Print Friendly, PDF & Email

Insights Into Editorial: India not obliged to arrest President Bashir

Insights Into Editorial: India not obliged to arrest President Bashir

13 October 2015


India not obliged to arrest President Bashir

The president of Sudan, Omar al-Bashir, will shortly be visiting India to attend the Third India-Africa Forum Summit. India has invited al-Bashir, along with 54 heads of state, for the Summit. This summit is expected to be the largest gathering of world leaders in India since the Non-Aligned Summit in New Delhi in 1983.

However, the presence of Sudanese president Omar al-Bashir may not be appreciated by some countries.


The International Criminal Court (ICC) has issued two separate arrest warrants against president Omar al-Bashir and his arrival may represent a serious challenge to the authority of the International Criminal Court (ICC).

Why were the warrants issued against him?

The first warrant was issued in March, 2009, when the President was charged with war crimes over the conflict in Darfur, sudan. Second warrant was issued in July, 2010, and the ICC charged Mr. Bashir with three counts of genocide in Darfur, accusing him of trying to wipe out three non-Arab ethnic groups in the region.

What now?

It is being said that the office of the prosecutor of the ICC has called upon India to contribute to the important goal of ending impunity for the world’s worst crimes by arresting and surrendering President Bashir to the ICC.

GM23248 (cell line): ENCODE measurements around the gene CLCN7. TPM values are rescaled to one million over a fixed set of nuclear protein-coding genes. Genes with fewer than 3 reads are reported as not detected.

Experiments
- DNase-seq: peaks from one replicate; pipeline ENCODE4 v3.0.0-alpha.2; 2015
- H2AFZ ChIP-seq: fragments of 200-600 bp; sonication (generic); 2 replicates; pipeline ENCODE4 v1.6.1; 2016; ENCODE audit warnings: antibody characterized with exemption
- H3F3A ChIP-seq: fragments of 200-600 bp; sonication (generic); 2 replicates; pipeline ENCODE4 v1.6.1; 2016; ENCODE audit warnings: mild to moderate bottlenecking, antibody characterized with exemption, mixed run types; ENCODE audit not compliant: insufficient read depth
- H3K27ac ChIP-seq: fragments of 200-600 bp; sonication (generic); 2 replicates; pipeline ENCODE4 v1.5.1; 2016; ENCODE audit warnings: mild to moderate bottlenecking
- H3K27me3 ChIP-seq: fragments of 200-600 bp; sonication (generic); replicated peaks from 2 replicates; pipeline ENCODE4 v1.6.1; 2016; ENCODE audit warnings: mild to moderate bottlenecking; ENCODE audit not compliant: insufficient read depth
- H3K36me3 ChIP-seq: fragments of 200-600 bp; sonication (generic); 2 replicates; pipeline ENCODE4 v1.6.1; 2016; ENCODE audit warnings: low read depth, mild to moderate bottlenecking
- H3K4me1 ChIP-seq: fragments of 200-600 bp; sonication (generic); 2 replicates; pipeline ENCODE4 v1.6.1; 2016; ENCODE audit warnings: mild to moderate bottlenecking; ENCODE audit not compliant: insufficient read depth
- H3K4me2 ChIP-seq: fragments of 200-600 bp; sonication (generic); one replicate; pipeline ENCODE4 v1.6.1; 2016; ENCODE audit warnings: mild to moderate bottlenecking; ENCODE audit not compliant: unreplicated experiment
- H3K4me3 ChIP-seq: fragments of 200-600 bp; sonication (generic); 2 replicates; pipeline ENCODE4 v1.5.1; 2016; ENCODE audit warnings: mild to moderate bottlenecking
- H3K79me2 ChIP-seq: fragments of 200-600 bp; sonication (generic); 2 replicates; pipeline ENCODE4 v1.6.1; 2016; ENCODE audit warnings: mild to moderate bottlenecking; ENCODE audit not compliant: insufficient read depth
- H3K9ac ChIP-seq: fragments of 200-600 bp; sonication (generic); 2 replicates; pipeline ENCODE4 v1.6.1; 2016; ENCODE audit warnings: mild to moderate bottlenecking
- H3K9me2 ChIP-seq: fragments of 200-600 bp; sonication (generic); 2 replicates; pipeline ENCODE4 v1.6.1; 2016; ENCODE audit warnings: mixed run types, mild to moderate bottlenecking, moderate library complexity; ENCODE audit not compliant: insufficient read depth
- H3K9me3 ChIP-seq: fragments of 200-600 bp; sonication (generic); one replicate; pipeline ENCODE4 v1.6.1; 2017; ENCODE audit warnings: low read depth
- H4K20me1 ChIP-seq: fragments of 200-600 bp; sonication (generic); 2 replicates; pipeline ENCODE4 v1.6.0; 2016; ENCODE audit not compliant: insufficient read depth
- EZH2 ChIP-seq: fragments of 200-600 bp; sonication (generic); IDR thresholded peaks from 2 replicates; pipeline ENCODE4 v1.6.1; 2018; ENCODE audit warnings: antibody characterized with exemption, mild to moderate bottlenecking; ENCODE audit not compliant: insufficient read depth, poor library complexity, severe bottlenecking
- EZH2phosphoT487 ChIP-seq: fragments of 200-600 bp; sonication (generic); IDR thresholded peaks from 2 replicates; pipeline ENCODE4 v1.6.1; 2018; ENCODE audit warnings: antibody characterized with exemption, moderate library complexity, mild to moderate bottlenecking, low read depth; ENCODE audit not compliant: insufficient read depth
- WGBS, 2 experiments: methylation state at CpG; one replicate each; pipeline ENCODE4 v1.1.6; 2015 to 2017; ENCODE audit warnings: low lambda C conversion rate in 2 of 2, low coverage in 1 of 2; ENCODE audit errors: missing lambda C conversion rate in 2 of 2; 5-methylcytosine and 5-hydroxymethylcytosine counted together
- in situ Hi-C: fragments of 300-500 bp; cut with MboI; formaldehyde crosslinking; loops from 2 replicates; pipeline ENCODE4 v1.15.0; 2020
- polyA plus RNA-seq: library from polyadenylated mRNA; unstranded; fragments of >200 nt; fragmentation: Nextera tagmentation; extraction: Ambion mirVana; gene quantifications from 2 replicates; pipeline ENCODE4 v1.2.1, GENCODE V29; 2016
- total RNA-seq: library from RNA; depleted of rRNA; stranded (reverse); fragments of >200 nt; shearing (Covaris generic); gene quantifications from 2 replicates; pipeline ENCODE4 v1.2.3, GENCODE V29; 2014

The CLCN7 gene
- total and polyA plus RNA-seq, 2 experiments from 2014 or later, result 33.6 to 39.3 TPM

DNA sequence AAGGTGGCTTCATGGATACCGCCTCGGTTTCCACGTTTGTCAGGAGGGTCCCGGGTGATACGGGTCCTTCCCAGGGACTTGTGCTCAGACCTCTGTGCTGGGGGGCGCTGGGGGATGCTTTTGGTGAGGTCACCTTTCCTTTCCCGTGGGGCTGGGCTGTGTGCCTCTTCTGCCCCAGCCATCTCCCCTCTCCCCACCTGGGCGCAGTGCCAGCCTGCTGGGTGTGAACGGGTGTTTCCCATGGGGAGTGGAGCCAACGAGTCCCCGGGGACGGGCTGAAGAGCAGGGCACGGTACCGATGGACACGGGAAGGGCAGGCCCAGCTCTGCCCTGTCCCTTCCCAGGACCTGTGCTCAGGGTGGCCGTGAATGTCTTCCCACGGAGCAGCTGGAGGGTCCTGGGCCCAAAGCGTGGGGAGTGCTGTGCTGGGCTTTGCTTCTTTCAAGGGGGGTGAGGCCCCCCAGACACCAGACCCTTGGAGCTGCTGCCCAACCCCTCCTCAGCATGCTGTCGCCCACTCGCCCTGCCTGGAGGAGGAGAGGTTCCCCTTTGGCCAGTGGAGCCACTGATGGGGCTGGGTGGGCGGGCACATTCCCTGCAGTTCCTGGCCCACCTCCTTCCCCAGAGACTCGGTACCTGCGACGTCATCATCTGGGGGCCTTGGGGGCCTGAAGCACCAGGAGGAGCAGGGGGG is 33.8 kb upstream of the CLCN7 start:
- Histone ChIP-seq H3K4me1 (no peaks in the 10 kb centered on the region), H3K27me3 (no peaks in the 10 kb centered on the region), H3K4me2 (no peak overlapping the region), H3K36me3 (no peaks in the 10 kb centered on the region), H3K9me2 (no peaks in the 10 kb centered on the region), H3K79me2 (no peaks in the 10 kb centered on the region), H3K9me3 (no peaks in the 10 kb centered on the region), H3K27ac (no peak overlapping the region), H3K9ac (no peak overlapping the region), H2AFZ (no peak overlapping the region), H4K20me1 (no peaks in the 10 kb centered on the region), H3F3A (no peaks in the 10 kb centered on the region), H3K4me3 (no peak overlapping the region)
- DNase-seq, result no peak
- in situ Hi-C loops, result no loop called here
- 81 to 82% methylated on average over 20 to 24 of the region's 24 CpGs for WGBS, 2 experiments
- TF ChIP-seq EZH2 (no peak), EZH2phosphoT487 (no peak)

Is India under any international legal obligation to do so?

Since India is not a signatory to the Rome Statute that established the ICC, it is not under any legal obligation to comply with a request made by the Court. However, the situation is complicated by virtue of the Security Council referral. Taking a serious note of what happened in Sudan, and given that Sudan was not a party to the Rome Statute establishing the ICC, the United Nations Security Council, acting under Chapter VII of the United Nations Charter, had referred the situation in the country to the ICC vide Resolution 1593.

Since the resolution was adopted under Chapter VII, it is binding on all member states, including India. If it creates legal obligations, it would prevail over India’s other international law obligations.

However, the wording of the resolution falls short of creating a legal obligation on non-member states — and only ‘urges’ non-member states to co-operate.

If India arrests President Bashir, it also amounts to the violation of international law, since heads of state are accorded full immunity from arrest in a foreign state under both treaty and customary international law.

Therefore, India is not under any legal obligation to arrest and surrender President Bashir to the ICC and may not be permitted to arrest President Bashir on Indian soil.


Nevertheless, given India’s position in the international legal order and its push for a permanent seat on the UNSC, it may have been prudent on the part of India to have avoided this controversy altogether by not extending the invitation to host President Bashir in the first place.

What happened in Sudan? Brief background:

President Bashir first came to power in a coup in 1989 when Sudan was in the midst of a civil war between north and south. He then allegedly exploited these differences in order to destroy those ethnic groups, which presented a threat to his power. This resulted in extended clashes between the government’s armed forces and rebel groups, which reportedly lasted from 2003 to 2008, a period that witnessed serious war atrocities such as pillaging and rape. It is believed that as a result of the ensuing armed conflict, over 2,00,000 civilians were killed and over 2.4 million people were forced to flee their homes.